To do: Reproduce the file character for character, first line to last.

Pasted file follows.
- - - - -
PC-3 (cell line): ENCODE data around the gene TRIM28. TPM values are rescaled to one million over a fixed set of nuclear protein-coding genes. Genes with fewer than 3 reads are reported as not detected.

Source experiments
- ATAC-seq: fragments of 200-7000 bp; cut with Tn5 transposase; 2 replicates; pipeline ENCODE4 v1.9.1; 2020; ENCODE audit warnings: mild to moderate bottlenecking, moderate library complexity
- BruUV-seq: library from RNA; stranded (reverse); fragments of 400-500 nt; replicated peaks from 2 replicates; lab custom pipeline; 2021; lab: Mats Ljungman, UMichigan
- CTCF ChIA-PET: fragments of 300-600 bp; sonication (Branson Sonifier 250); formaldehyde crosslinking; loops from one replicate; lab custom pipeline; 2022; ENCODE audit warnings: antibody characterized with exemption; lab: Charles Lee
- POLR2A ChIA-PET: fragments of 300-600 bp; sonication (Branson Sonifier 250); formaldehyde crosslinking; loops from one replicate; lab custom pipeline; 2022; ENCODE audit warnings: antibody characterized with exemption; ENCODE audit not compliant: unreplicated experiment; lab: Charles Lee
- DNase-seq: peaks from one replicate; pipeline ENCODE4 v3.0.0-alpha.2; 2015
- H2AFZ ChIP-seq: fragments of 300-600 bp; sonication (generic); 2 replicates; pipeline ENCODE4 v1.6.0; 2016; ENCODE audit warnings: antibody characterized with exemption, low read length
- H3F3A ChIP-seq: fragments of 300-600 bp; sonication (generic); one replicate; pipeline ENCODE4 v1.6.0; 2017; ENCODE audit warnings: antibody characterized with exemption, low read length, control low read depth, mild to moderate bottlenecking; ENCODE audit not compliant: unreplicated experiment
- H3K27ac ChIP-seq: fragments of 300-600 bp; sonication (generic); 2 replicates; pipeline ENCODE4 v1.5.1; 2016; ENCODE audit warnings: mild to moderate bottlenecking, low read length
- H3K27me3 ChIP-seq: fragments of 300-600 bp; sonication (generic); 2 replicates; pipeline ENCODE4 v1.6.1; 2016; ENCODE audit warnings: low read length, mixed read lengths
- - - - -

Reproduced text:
PC-3 (cell line): ENCODE data around the gene TRIM28. TPM values are rescaled to one million over a fixed set of nuclear protein-coding genes. Genes with fewer than 3 reads are reported as not detected.

Source experiments
- ATAC-seq: fragments of 200-7000 bp; cut with Tn5 transposase; 2 replicates; pipeline ENCODE4 v1.9.1; 2020; ENCODE audit warnings: mild to moderate bottlenecking, moderate library complexity
- BruUV-seq: library from RNA; stranded (reverse); fragments of 400-500 nt; replicated peaks from 2 replicates; lab custom pipeline; 2021; lab: Mats Ljungman, UMichigan
- CTCF ChIA-PET: fragments of 300-600 bp; sonication (Branson Sonifier 250); formaldehyde crosslinking; loops from one replicate; lab custom pipeline; 2022; ENCODE audit warnings: antibody characterized with exemption; lab: Charles Lee
- POLR2A ChIA-PET: fragments of 300-600 bp; sonication (Branson Sonifier 250); formaldehyde crosslinking; loops from one replicate; lab custom pipeline; 2022; ENCODE audit warnings: antibody characterized with exemption; ENCODE audit not compliant: unreplicated experiment; lab: Charles Lee
- DNase-seq: peaks from one replicate; pipeline ENCODE4 v3.0.0-alpha.2; 2015
- H2AFZ ChIP-seq: fragments of 300-600 bp; sonication (generic); 2 replicates; pipeline ENCODE4 v1.6.0; 2016; ENCODE audit warnings: antibody characterized with exemption, low read length
- H3F3A ChIP-seq: fragments of 300-600 bp; sonication (generic); one replicate; pipeline ENCODE4 v1.6.0; 2017; ENCODE audit warnings: antibody characterized with exemption, low read length, control low read depth, mild to moderate bottlenecking; ENCODE audit not compliant: unreplicated experiment
- H3K27ac ChIP-seq: fragments of 300-600 bp; sonication (generic); 2 replicates; pipeline ENCODE4 v1.5.1; 2016; ENCODE audit warnings: mild to moderate bottlenecking, low read length
- H3K27me3 ChIP-seq: fragments of 300-600 bp; sonication (generic); 2 replicates; pipeline ENCODE4 v1.6.1; 2016; ENCODE audit warnings: low read length, mixed read lengths